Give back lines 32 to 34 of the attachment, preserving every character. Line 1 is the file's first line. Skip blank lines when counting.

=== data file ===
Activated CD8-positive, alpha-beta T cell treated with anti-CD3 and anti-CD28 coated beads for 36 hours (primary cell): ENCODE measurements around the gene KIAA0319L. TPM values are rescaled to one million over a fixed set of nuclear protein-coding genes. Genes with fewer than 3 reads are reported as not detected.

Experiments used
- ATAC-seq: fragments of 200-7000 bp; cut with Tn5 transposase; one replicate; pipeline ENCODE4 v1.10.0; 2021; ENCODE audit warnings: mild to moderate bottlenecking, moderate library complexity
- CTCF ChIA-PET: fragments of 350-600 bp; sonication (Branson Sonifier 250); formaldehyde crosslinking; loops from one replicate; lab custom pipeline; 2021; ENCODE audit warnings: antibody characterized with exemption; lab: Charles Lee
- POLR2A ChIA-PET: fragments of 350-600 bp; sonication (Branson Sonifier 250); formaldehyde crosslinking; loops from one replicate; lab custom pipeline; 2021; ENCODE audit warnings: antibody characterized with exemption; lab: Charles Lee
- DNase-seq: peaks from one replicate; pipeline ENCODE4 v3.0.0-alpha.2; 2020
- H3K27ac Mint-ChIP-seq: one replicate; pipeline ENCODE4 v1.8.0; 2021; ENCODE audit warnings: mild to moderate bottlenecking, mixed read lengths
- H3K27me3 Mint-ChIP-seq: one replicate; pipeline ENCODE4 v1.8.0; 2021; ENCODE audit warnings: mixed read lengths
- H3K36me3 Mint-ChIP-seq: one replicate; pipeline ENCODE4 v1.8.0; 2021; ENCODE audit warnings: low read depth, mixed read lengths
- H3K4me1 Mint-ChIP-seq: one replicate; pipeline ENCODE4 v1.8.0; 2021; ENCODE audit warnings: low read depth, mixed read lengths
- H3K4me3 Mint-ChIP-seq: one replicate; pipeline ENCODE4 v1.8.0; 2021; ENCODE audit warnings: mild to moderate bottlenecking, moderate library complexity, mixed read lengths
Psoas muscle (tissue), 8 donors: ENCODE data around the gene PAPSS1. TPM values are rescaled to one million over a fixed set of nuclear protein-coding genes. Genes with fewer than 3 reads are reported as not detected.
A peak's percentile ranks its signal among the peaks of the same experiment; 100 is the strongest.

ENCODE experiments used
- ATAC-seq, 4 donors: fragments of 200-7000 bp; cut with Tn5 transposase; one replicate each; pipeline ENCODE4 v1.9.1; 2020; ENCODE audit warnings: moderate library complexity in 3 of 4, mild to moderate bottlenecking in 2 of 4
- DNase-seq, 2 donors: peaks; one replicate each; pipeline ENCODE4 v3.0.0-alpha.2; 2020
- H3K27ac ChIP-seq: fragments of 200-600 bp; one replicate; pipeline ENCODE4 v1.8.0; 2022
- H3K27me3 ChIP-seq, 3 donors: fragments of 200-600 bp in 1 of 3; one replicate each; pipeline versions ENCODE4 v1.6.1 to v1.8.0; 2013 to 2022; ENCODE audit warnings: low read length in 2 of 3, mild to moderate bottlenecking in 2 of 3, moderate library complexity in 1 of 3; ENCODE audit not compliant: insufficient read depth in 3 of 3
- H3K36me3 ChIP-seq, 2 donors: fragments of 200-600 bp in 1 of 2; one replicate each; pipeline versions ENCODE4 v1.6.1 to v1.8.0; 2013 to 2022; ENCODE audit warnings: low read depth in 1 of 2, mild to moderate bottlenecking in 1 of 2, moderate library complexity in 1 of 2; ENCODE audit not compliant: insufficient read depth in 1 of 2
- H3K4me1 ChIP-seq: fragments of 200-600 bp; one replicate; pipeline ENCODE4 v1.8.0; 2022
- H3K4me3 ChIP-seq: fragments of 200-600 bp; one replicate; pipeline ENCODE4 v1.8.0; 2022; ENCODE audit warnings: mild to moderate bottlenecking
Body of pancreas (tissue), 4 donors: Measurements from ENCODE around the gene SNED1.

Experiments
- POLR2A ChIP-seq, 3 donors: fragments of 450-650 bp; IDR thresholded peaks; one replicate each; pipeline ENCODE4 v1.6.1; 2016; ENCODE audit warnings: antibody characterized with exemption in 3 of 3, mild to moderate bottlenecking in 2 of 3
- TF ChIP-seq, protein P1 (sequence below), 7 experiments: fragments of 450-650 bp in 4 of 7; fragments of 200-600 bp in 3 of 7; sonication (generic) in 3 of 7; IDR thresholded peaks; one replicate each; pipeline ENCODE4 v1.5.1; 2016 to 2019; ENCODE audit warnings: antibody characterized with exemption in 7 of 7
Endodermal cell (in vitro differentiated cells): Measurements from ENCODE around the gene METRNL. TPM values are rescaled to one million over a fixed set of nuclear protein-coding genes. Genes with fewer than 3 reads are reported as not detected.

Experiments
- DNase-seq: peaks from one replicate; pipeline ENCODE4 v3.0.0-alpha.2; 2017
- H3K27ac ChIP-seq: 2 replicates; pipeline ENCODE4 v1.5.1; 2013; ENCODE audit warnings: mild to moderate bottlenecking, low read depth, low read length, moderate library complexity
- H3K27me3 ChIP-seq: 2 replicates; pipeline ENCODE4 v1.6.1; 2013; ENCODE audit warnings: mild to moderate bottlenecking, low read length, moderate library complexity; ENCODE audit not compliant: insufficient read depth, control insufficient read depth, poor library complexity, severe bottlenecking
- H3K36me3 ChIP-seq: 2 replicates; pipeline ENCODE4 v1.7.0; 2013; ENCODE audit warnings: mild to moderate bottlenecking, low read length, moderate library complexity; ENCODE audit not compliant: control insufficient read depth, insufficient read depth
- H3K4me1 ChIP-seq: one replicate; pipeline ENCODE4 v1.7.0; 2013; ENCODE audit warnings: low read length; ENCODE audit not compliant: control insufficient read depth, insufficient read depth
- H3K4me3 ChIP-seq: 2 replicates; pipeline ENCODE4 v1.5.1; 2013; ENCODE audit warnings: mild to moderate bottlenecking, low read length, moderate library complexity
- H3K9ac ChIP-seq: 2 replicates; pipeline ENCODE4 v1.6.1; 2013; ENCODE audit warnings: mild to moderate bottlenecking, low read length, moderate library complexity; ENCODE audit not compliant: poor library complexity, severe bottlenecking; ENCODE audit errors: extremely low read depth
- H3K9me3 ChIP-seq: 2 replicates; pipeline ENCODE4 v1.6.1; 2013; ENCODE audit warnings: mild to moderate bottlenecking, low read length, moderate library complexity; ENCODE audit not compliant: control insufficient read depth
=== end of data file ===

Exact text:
- H3K4me1 ChIP-seq: one replicate; pipeline ENCODE4 v1.7.0; 2013; ENCODE audit warnings: low read length; ENCODE audit not compliant: control insufficient read depth, insufficient read depth
- H3K4me3 ChIP-seq: 2 replicates; pipeline ENCODE4 v1.5.1; 2013; ENCODE audit warnings: mild to moderate bottlenecking, low read length, moderate library complexity
- H3K9ac ChIP-seq: 2 replicates; pipeline ENCODE4 v1.6.1; 2013; ENCODE audit warnings: mild to moderate bottlenecking, low read length, moderate library complexity; ENCODE audit not compliant: poor library complexity, severe bottlenecking; ENCODE audit errors: extremely low read depth